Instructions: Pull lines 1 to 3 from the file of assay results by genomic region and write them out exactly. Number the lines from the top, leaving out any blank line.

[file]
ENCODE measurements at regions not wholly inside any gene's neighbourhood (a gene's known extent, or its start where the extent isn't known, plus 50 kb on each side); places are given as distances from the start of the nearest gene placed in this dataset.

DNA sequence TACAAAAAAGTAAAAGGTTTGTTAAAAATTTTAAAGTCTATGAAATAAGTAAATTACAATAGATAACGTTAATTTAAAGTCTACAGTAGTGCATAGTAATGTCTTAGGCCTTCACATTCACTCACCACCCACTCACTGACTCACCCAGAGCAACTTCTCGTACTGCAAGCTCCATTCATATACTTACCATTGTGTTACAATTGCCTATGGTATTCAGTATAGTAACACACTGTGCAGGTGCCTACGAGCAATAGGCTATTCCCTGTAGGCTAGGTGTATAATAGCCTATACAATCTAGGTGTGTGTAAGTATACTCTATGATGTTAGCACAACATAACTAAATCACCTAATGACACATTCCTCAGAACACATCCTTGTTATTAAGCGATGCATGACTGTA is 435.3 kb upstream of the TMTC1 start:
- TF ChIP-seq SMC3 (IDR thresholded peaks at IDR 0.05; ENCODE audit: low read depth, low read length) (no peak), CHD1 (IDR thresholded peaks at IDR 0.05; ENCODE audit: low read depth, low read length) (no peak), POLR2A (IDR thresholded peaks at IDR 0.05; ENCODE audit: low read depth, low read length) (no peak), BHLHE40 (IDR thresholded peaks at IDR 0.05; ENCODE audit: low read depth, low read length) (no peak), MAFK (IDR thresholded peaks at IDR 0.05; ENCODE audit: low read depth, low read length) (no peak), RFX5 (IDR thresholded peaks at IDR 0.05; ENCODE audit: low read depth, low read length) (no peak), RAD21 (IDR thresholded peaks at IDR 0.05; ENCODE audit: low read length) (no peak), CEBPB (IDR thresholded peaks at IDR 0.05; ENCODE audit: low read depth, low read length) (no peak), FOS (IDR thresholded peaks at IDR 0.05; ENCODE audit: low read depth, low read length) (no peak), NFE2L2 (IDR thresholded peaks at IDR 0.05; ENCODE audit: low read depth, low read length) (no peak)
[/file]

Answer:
ENCODE measurements at regions not wholly inside any gene's neighbourhood (a gene's known extent, or its start where the extent isn't known, plus 50 kb on each side); places are given as distances from the start of the nearest gene placed in this dataset.

DNA sequence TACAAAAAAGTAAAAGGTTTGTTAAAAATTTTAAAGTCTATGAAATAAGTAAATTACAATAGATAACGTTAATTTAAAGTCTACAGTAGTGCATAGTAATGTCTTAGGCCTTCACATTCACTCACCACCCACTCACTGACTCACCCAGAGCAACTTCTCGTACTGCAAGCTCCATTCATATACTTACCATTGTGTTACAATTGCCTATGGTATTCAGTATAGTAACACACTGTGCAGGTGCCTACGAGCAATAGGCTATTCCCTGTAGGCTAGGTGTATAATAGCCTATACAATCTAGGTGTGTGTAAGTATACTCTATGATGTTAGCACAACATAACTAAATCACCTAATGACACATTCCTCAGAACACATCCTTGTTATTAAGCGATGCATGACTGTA is 435.3 kb upstream of the TMTC1 start:
- TF ChIP-seq SMC3 (IDR thresholded peaks at IDR 0.05; ENCODE audit: low read depth, low read length) (no peak), CHD1 (IDR thresholded peaks at IDR 0.05; ENCODE audit: low read depth, low read length) (no peak), POLR2A (IDR thresholded peaks at IDR 0.05; ENCODE audit: low read depth, low read length) (no peak), BHLHE40 (IDR thresholded peaks at IDR 0.05; ENCODE audit: low read depth, low read length) (no peak), MAFK (IDR thresholded peaks at IDR 0.05; ENCODE audit: low read depth, low read length) (no peak), RFX5 (IDR thresholded peaks at IDR 0.05; ENCODE audit: low read depth, low read length) (no peak), RAD21 (IDR thresholded peaks at IDR 0.05; ENCODE audit: low read length) (no peak), CEBPB (IDR thresholded peaks at IDR 0.05; ENCODE audit: low read depth, low read length) (no peak), FOS (IDR thresholded peaks at IDR 0.05; ENCODE audit: low read depth, low read length) (no peak), NFE2L2 (IDR thresholded peaks at IDR 0.05; ENCODE audit: low read depth, low read length) (no peak)